Please note that some of this background information has not been updated for several years. Any updates are welcomed and will be gratefully acknowledged!
Light reflected or emitted by external objects enters the eye through the pupil. The optics of the eye form an upside-down image of those objects on the rear, inner surface of the eyeball (the retina). There, a dense carpet of photoreceptors converts light (photons) into electro-chemical signals, which are processed by neural circuits in the retina and transmitted to the brain.
What we are able to perceive is limited initially by the nature and arrangement of the photoreceptors. Human night-time vision depends on sensitive rod photoreceptors, while human day-time colour vision depends on the three types of cone photoreceptors.
The three types of cone photoreceptor are commonly referred to as red, green and blue. However, since the attachment of colour names to cones can be misleading (see Note 1), most psychophysicists prefer to call them instead the the long-wavelength-sensitive (L), middle-wavelength sensitive (M) and short-wavelength-sensitive (S), respectively. These names simply refer to the relative positions in the visible spectrum (see Note 2) in which each type is maximally sensitive.
Individual cones signal only the rate at which they absorb photons, without regard to photon wavelengths. Though changing the wavelength of a photon changes its probability of absorption, it does not change the neural effect that it has once it has been absorbed. Thus, single photoreceptors transmit no information about the wavelengths of the photons that they absorb. Our ability to perceive colour depends upon comparisons of the outputs of the three cone types, each with different spectral sensitivity. These comparisons are done by the neural circuitry of the retina.
The normal observer, with three types of cones, can match any spectral light to a mixture of three fixed-colour primary lights (one of which may have to be added to the spectral light to complete the match). The match is determined at the cone level: the total quantal catch produced by the three primaries in each of the three cone types is the same as the quantal catch produced by the spectral test light. The three functions relating the matching intensities of the three primary lights to the wavelength of the spectral light are known as the colour matching functions or CMFs.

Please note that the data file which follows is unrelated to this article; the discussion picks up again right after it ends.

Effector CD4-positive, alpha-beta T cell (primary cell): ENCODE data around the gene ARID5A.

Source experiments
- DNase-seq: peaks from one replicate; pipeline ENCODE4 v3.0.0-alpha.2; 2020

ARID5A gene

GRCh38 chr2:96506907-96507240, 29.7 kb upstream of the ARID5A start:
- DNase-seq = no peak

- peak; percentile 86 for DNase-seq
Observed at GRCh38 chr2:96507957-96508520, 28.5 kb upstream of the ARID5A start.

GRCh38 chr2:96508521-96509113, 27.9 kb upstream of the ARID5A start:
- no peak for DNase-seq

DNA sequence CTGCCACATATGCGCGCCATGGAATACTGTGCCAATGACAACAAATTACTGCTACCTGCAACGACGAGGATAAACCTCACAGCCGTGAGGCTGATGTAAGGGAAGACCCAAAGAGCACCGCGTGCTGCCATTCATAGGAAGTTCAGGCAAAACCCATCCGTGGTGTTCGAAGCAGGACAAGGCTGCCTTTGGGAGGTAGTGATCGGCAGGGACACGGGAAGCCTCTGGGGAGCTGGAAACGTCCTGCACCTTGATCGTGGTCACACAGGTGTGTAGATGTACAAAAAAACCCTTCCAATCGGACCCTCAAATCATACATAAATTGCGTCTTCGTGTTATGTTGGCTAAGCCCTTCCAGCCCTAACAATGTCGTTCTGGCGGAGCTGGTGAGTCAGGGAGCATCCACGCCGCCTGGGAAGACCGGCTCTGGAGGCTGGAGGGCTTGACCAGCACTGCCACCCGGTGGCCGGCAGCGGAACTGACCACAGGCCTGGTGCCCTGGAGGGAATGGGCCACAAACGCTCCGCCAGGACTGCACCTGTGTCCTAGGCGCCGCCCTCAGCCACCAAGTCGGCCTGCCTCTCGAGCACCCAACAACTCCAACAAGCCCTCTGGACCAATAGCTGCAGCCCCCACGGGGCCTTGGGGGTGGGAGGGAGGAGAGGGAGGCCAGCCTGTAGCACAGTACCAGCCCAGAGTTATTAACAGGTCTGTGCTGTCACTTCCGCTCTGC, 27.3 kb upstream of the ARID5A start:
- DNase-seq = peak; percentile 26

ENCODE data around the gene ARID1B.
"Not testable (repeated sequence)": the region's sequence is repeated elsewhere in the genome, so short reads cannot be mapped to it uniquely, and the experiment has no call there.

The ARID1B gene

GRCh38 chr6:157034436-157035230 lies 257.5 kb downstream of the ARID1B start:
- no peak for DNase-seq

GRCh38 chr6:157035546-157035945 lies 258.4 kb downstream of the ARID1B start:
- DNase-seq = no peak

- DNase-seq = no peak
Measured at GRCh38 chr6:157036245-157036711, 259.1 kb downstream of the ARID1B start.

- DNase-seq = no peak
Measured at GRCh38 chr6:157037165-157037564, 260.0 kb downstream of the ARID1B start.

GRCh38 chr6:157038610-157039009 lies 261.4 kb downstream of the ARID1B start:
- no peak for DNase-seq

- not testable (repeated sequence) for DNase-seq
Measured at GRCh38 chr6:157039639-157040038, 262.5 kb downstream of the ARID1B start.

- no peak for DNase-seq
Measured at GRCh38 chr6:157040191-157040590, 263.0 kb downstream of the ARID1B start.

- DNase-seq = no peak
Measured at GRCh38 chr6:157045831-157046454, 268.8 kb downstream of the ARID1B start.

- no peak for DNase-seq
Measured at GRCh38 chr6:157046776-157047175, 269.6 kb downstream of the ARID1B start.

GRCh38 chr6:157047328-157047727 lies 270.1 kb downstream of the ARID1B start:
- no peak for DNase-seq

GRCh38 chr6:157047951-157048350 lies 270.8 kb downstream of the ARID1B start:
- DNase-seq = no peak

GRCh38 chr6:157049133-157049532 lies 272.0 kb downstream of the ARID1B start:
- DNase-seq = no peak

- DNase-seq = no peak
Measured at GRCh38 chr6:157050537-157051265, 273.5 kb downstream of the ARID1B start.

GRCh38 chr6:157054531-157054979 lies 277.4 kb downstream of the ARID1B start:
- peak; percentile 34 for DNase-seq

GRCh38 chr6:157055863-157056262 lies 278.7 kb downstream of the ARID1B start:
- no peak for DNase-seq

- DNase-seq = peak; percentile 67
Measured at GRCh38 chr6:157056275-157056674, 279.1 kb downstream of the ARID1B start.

If we knew the sensitivity of each of the three cone types to the three primary lights, we could reconstruct the cone spectral sensitivities from the three CMFs by a simple linear transformation. Those nine sensitivities, however are unknown. They are traditionally estimated (Young, 1807; Helmholtz, 1866; König & Dieterici, 1886, 1893) by assuming that the three types of dichromats -- protanopes, deuteranopes and tritanopes -- all possess reduced forms of trichromatic vision, lacking one of the three normal cone types -- the L, M and S, respectively. The missing values can be obtained by determining the locations of the confusion points of the three types of dichromats in the trichromatic chromaticity diagram (see Wyszecki & Stiles, 1982), but a better method is to measure the dichromat's cone spectral sensitivities directly.
The cone fundamentals depend on estimates of those missing values. Cone fundamentals can be thought of as CMFs of three imaginary matching lights, each of which exclusively and separately stimulates the one of the three cone types.
(Note 1) It is misleading for two main reasons. First, because stimulating a long-, middle- or short-wavelength-sensitive cone uniquely does not necessarily lead to the corresponding red, green or blue sensation. Second, because the cones are not maximally sensitive in the red, green and blue parts of the spectrum. The blue cones are most sensitive in the violet, and the red cones in the yellow-green part of the spectrum.
(Note 2) The visible spectrum spans ultraviolet, violet, blue, blue-green, green, yellow, orange, red, and infra-red.